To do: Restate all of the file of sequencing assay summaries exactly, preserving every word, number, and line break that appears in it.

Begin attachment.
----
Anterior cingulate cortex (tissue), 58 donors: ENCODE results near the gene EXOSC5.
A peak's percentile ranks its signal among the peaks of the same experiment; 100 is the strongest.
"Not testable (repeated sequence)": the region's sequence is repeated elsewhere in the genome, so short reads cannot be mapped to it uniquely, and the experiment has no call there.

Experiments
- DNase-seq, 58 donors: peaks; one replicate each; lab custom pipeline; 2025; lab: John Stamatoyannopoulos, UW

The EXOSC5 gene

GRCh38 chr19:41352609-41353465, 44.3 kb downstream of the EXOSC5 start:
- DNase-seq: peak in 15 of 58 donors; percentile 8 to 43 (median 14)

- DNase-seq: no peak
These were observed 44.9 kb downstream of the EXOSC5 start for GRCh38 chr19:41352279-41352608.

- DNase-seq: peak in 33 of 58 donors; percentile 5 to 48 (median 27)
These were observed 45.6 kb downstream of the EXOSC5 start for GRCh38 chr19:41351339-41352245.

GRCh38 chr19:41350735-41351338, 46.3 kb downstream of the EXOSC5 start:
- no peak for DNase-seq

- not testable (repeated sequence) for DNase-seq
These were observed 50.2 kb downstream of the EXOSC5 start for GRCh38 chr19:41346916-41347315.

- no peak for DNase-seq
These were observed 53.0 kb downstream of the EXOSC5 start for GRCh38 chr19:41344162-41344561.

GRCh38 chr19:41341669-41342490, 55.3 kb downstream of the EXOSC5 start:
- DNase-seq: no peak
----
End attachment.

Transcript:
Anterior cingulate cortex (tissue), 58 donors: ENCODE results near the gene EXOSC5.
A peak's percentile ranks its signal among the peaks of the same experiment; 100 is the strongest.
"Not testable (repeated sequence)": the region's sequence is repeated elsewhere in the genome, so short reads cannot be mapped to it uniquely, and the experiment has no call there.

Experiments
- DNase-seq, 58 donors: peaks; one replicate each; lab custom pipeline; 2025; lab: John Stamatoyannopoulos, UW

The EXOSC5 gene

GRCh38 chr19:41352609-41353465, 44.3 kb downstream of the EXOSC5 start:
- DNase-seq: peak in 15 of 58 donors; percentile 8 to 43 (median 14)

- DNase-seq: no peak
These were observed 44.9 kb downstream of the EXOSC5 start for GRCh38 chr19:41352279-41352608.

- DNase-seq: peak in 33 of 58 donors; percentile 5 to 48 (median 27)
These were observed 45.6 kb downstream of the EXOSC5 start for GRCh38 chr19:41351339-41352245.

GRCh38 chr19:41350735-41351338, 46.3 kb downstream of the EXOSC5 start:
- no peak for DNase-seq

- not testable (repeated sequence) for DNase-seq
These were observed 50.2 kb downstream of the EXOSC5 start for GRCh38 chr19:41346916-41347315.

- no peak for DNase-seq
These were observed 53.0 kb downstream of the EXOSC5 start for GRCh38 chr19:41344162-41344561.

GRCh38 chr19:41341669-41342490, 55.3 kb downstream of the EXOSC5 start:
- DNase-seq: no peak